7,218 research outputs found

    Shall Businesses Profit If Their Owners Lose Their Souls? Examining Whether Closely Held Corporations May Seek Exemptions from the Contraceptive Mandate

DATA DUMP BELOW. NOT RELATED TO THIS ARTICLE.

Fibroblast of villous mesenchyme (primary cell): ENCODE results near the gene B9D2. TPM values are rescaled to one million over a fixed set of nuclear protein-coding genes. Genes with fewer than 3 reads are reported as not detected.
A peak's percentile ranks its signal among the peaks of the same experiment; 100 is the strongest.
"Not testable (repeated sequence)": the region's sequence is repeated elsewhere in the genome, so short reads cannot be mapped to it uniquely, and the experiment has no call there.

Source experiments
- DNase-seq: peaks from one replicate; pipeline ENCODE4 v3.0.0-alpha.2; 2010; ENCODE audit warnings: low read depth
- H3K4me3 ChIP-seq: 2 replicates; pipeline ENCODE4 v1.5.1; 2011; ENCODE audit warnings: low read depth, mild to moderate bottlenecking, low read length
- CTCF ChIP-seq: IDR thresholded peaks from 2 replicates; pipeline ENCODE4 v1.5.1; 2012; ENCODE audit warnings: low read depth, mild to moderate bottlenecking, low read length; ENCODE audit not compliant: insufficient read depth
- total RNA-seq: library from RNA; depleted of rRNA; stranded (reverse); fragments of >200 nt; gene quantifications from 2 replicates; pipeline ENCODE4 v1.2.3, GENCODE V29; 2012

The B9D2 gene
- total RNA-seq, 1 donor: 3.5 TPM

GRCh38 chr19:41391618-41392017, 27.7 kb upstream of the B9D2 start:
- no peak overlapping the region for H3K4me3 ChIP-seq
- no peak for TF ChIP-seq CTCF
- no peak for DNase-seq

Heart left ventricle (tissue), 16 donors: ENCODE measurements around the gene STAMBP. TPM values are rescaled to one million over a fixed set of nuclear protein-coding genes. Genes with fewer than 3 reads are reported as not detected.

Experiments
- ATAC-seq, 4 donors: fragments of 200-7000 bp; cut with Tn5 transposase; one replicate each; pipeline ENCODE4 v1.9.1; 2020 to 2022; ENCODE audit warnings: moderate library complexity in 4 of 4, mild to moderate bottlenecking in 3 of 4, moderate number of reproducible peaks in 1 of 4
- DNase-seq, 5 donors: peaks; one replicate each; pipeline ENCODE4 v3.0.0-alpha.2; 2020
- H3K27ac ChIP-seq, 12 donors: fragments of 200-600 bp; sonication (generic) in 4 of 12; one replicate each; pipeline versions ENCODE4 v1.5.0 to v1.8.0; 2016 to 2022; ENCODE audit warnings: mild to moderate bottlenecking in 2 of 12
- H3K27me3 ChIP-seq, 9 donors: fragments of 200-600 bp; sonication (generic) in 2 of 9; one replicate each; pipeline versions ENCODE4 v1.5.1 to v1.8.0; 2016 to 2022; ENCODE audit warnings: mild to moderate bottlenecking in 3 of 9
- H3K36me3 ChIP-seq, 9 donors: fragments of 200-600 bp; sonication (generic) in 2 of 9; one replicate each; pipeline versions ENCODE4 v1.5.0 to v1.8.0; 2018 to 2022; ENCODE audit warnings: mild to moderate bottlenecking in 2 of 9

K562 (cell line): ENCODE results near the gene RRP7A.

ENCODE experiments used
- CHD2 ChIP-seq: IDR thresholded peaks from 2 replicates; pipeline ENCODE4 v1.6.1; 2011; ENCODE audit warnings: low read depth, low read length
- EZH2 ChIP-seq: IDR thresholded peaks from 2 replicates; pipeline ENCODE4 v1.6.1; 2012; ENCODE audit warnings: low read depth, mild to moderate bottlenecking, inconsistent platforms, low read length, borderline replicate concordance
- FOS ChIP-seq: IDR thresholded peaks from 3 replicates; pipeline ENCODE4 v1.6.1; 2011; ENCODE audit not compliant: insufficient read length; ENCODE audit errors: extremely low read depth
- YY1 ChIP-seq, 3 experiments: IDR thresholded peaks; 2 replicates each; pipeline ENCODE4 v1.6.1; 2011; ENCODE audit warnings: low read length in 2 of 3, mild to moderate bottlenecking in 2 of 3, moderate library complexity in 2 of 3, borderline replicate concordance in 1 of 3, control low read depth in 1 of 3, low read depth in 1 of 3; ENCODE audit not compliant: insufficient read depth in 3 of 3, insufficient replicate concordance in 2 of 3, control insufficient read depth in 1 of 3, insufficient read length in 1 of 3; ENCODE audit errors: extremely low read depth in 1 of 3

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    May for–profit, secular corporations claim the protection of the Religious Freedom Restoration Act (RFRA)? This question is central to numerous lawsuits against the federal government in which business owners argue that certain regulations under the Patient Protection & Affordable Care Act substantially burden the exercise of their religion. This Note examines the threshold hurdle that for–profit business owners must clear to successfully state a claim under RFRA: the question of whether the businesses are “persons” the statute protects. This is an issue of first impression for the U.S. Supreme Court, and it has split the circuit courts of appeal. First, this Note provides an overview of free exercise jurisprudence, with a focus on the ebbs and flows of the Supreme Court’s exemption doctrine. This overview includes a discussion of the Religious Freedom Restoration Act and the laws, regulations, and religious objections that form the basis of the current disputes. Second, this Note introduces the conflict among circuit courts and their varying interpretations of whether for–profit corporations are “persons” under RFRA. Third, this Note assesses this conflict by examining RFRA’s text and the context in which Congress enacted the statute. Nothing within this context precludes corporations from stating RFRA claims. In addition, this Note examines legislative history that supports application of the Dictionary Act, which explains that the word “person” in federal statutes includes corporations. This Note ultimately concludes that RFRA does indeed grant corporations the ability to seek exemptions, but that the statute will require courts to undertake the task of ascertaining the proper contours of the law as applied to different corporate forms